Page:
[00:06:38] If you’re really uncomfortable with this, you can take loans from friends and family, repay your ex right away, and then repay your friends and family instead. You can just explain the situation to them. People will be understanding. That way, they’re paid off. You don’t have to deal with them. It rips off the Band-Aid. You can limit contact. Whatever you need to do. Don’t take a bank loan though, if you can avoid it. If you really don’t get along with them. Friends and family aren’t an option. You can take a bank loan, but I would avoid this because bank loans have far less flexibility. They’re harder to get. If you say, “Hey, I can’t pay this month.” They’re going to bring the hammer down on you. They’re also going to charge you interest because of the risk. It’s more expensive. It’s less convenient, it’s less flexible. So avoid that if at all possible.

[00:07:18] Make sure you calculate properly and you have the ability to service other debts with high-interest rates. Let’s see, you’ve got a car payment or a credit card bill, and you’re paying that down as well. You should not agree to paying them 250 a month and you’ve also got to pay your credit card 250 a month and now you can’t eat or you can’t pay your rent. You’ve got to take everything into consideration. And if they say, “Oh, you’re only going to pay me a hundred bucks every two weeks, this is garbage, it’s going to take you three years.” Then you can show them. “Hey, look, I’ve got this credit card. I’ve got this car, I’ve got this rent. This is all I can afford. I’m not just being a cheap a-hole who’s dragging you through the mud. This is all I got.”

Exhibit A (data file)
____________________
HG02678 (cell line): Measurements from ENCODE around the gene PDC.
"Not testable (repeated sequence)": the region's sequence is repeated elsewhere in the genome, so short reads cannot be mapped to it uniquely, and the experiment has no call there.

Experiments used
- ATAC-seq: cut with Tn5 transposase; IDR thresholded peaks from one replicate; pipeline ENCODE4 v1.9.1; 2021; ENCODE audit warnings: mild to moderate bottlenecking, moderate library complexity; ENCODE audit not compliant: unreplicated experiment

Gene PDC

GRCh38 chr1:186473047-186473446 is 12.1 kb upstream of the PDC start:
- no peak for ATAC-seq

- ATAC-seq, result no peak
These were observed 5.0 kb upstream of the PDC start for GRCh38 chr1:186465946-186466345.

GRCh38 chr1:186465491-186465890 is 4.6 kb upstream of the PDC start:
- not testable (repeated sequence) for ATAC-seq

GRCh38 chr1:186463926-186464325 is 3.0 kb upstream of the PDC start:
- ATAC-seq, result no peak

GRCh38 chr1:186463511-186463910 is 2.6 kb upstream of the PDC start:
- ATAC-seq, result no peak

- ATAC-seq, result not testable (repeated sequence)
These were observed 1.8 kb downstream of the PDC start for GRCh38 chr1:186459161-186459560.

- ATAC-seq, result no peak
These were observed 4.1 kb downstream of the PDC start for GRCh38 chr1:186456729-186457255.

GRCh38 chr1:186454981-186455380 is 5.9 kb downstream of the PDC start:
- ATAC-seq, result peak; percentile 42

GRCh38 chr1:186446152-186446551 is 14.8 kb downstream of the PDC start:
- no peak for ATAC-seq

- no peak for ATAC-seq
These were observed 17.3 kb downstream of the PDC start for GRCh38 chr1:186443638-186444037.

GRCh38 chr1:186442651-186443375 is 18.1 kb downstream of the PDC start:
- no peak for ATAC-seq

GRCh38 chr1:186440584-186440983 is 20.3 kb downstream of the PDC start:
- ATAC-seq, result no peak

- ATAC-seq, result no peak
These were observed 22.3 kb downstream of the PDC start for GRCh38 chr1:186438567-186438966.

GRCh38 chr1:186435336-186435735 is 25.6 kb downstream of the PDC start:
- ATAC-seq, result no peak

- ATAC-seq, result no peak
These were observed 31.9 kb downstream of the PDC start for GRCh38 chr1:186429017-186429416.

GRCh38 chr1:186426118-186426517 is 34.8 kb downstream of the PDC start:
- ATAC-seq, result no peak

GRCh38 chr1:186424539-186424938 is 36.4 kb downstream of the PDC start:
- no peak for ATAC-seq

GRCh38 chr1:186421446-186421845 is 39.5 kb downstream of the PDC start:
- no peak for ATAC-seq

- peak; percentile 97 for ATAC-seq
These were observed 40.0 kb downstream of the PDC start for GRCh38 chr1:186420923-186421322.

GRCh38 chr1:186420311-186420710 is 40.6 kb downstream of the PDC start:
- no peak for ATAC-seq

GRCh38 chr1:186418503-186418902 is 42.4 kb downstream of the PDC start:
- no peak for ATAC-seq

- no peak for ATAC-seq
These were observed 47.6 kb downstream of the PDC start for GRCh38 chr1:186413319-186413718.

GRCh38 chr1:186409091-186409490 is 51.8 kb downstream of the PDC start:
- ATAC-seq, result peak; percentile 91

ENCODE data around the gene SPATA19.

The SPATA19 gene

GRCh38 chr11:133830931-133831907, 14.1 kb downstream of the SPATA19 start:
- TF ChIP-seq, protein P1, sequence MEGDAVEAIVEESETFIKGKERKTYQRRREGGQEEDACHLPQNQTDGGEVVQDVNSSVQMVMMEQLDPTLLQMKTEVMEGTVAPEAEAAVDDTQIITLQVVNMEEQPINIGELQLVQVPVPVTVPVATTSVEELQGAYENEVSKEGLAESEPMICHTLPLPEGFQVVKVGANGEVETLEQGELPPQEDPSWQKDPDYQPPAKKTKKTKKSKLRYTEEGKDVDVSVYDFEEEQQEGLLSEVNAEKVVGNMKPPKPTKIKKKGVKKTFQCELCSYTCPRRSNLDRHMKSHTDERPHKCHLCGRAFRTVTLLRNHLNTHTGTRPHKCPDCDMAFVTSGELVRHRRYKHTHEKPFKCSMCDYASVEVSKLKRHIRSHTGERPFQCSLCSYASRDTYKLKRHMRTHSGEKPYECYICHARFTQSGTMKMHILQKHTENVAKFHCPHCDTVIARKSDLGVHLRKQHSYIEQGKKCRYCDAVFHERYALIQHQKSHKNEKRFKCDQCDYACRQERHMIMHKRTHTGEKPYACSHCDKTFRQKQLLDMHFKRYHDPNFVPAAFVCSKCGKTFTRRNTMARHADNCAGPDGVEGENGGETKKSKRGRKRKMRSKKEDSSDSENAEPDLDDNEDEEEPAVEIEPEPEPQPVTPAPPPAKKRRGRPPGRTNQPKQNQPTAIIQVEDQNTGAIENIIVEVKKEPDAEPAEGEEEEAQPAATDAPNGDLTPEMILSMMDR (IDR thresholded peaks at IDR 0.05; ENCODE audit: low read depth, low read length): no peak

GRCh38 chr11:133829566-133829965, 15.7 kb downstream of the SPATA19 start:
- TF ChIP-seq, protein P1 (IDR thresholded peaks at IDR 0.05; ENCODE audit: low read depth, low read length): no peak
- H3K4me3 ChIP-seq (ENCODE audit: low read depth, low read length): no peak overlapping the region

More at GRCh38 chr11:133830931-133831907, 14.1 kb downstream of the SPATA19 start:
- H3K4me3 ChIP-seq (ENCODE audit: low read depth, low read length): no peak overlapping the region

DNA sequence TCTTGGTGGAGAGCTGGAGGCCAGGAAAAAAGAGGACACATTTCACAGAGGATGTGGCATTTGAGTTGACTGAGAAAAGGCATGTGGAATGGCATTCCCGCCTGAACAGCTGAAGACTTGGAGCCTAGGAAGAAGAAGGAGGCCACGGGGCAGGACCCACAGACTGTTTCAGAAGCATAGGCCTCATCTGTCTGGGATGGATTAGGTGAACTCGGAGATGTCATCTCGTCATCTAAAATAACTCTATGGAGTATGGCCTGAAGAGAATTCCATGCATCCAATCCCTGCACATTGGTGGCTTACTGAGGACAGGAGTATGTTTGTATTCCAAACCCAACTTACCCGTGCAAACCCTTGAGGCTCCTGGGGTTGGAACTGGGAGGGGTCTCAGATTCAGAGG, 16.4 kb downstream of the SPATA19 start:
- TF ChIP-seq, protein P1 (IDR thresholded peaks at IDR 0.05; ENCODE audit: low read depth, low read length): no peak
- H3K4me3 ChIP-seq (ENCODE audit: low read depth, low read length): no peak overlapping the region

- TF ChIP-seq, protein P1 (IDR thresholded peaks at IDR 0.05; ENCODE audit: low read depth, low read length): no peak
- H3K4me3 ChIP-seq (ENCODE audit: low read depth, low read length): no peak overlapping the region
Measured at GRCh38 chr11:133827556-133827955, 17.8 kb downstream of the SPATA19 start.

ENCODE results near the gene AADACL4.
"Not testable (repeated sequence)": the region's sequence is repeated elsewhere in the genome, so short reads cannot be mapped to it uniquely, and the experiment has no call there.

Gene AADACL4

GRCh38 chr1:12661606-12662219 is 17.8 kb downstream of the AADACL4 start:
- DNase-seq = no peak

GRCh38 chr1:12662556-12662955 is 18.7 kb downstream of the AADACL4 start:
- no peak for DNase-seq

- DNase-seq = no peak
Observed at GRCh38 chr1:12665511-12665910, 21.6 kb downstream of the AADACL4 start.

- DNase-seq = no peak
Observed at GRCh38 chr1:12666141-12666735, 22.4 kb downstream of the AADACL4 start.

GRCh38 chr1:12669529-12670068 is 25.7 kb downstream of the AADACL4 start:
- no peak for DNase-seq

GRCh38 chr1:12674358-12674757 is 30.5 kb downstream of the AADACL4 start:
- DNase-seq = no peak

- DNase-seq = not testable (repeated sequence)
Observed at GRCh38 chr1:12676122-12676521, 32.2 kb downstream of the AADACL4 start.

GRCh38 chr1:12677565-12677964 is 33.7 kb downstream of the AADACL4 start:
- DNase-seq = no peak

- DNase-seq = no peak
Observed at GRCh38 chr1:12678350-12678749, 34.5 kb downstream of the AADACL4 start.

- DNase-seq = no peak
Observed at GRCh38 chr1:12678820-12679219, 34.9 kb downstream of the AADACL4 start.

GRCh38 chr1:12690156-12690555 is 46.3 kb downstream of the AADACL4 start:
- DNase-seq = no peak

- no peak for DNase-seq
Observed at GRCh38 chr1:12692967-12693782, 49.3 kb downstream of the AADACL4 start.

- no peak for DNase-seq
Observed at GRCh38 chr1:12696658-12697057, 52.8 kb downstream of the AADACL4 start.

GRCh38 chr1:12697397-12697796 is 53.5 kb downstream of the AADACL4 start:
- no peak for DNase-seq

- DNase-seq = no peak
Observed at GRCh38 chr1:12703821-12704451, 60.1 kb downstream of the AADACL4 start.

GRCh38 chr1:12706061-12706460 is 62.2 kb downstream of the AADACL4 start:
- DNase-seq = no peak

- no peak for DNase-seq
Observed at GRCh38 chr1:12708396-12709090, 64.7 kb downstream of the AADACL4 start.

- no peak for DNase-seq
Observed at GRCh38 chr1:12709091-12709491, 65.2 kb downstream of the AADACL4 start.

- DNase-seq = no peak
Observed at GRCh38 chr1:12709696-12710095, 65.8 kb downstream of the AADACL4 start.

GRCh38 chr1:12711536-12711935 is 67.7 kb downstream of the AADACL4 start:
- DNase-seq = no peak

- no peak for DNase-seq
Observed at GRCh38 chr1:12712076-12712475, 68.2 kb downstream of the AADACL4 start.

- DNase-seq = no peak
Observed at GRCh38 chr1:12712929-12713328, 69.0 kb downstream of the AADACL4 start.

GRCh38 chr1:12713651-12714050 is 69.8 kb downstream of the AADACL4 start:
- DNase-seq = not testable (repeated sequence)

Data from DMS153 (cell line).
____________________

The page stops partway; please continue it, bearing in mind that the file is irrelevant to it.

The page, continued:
[00:07:57] Paying debts back is a basic expectation of a functional adult. I’m glad you realize this. I’m not saying you don’t. I think it’s great that you’re thinking about this. It doesn’t matter who the person is, your ex, somebody you don’t like, somebody who screwed you over in some other way. The only people who screw over other people like this. And just take off with the money because they don’t care and they’re not together anymore. Those are people that have no self-respect to maintain. In the end, yeah, they might keep the money, but as Pollyanna as this might sound, they’re only cheating themselves. You will feel worse if you treat people poorly, and I don’t think you can rationalize your way out of this one. Look. If your ex stole your car and embezzled a bunch of money from your business, okay, they owe you. Don’t pay them back for college, but if they were nice enough to do this, don’t sit there and go, “Oh, well, you know what? She never gave me a birthday present, so it’s like a birthday present for the last three years. I’m keeping it.” Don’t do that to yourself. Don’t do that to them. It’s just bad. I hate this word. It’s just bad karma, but it’s bad for your psychology. Trust me. You will feel terrible doing this.